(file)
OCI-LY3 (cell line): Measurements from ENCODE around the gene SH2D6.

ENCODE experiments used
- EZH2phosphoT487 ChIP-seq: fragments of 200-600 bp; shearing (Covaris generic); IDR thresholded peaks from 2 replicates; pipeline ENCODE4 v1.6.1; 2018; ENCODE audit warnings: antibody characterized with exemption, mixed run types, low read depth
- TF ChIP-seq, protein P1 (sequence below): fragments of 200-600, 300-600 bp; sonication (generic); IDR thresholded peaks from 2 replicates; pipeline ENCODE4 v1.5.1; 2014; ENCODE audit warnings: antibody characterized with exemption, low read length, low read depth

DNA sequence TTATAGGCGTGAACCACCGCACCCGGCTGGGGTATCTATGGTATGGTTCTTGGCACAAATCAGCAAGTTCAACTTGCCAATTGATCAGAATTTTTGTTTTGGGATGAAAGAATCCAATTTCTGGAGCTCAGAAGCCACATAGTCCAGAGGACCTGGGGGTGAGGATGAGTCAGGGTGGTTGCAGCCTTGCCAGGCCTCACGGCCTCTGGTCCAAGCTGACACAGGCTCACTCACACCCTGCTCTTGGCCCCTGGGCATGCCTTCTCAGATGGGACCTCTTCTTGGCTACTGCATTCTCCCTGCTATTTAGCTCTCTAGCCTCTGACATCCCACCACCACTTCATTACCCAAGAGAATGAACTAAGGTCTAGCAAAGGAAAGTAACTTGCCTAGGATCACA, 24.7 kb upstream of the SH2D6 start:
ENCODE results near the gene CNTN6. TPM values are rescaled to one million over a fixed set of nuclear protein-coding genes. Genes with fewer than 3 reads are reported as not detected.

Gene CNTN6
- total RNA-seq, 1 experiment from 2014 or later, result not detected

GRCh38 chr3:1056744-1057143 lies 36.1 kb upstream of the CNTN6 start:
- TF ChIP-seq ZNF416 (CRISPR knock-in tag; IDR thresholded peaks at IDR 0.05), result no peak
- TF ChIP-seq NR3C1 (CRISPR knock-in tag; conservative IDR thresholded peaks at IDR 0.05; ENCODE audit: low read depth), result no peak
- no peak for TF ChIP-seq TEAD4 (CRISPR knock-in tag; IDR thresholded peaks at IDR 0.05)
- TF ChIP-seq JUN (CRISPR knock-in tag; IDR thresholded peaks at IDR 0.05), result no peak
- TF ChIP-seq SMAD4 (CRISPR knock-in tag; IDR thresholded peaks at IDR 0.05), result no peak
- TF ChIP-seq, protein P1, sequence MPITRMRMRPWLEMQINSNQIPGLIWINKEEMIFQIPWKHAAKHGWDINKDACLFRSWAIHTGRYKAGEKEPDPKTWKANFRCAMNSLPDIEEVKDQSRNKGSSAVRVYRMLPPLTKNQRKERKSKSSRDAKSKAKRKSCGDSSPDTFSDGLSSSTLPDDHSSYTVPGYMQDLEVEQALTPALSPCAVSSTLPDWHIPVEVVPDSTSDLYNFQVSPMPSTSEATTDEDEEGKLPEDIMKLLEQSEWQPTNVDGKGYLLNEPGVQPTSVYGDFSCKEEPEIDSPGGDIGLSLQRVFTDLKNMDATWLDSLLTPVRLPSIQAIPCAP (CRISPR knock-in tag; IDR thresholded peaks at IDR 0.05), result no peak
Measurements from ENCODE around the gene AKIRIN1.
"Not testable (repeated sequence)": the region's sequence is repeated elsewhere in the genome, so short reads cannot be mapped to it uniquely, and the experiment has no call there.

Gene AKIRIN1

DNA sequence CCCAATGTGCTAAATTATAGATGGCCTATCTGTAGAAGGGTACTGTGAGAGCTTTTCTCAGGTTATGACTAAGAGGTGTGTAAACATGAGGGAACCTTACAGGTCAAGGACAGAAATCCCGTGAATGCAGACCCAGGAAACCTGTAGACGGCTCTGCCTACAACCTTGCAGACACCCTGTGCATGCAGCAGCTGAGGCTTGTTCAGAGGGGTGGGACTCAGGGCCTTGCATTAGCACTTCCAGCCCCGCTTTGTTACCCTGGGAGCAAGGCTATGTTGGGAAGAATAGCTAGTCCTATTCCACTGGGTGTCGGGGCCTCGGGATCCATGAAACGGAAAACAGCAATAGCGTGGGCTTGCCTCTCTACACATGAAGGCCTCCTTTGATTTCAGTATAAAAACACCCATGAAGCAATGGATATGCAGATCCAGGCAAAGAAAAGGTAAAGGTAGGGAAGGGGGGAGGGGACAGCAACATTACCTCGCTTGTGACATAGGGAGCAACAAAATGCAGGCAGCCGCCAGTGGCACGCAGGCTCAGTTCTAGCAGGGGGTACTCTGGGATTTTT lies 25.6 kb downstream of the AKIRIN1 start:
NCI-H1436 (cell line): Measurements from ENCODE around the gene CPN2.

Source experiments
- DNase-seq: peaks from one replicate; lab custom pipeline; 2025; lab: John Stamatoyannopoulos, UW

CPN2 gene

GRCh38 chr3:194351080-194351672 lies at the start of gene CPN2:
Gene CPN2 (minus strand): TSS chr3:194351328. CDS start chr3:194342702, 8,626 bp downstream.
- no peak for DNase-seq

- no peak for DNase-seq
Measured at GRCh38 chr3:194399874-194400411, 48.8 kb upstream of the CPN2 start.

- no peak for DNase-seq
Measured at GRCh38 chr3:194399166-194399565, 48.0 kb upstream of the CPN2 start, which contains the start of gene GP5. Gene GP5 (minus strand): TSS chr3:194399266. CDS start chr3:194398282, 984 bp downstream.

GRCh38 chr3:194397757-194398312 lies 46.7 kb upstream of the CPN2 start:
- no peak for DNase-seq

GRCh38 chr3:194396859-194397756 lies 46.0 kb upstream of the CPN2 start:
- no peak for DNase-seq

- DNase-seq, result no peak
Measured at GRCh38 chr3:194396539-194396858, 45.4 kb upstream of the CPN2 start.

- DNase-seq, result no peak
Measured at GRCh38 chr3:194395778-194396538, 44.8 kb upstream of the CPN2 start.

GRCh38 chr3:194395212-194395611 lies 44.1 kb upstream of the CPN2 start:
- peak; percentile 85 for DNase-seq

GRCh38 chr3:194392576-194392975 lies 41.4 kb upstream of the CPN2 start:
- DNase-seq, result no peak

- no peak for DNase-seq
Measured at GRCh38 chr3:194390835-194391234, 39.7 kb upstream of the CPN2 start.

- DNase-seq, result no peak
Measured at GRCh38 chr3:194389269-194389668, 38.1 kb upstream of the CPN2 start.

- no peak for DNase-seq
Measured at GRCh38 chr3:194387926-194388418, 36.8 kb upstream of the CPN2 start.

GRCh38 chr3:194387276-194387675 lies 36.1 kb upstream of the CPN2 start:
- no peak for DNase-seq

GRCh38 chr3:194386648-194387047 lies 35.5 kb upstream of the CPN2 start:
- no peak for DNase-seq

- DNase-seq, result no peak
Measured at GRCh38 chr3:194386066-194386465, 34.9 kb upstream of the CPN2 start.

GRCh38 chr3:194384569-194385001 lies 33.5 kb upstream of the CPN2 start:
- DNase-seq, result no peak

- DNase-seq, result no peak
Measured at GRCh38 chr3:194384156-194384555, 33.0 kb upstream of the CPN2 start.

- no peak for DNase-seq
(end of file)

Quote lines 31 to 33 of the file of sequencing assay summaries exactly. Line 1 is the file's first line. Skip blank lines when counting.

GRCh38 chr3:194397757-194398312 lies 46.7 kb upstream of the CPN2 start:
- no peak for DNase-seq

GRCh38 chr3:194396859-194397756 lies 46.0 kb upstream of the CPN2 start: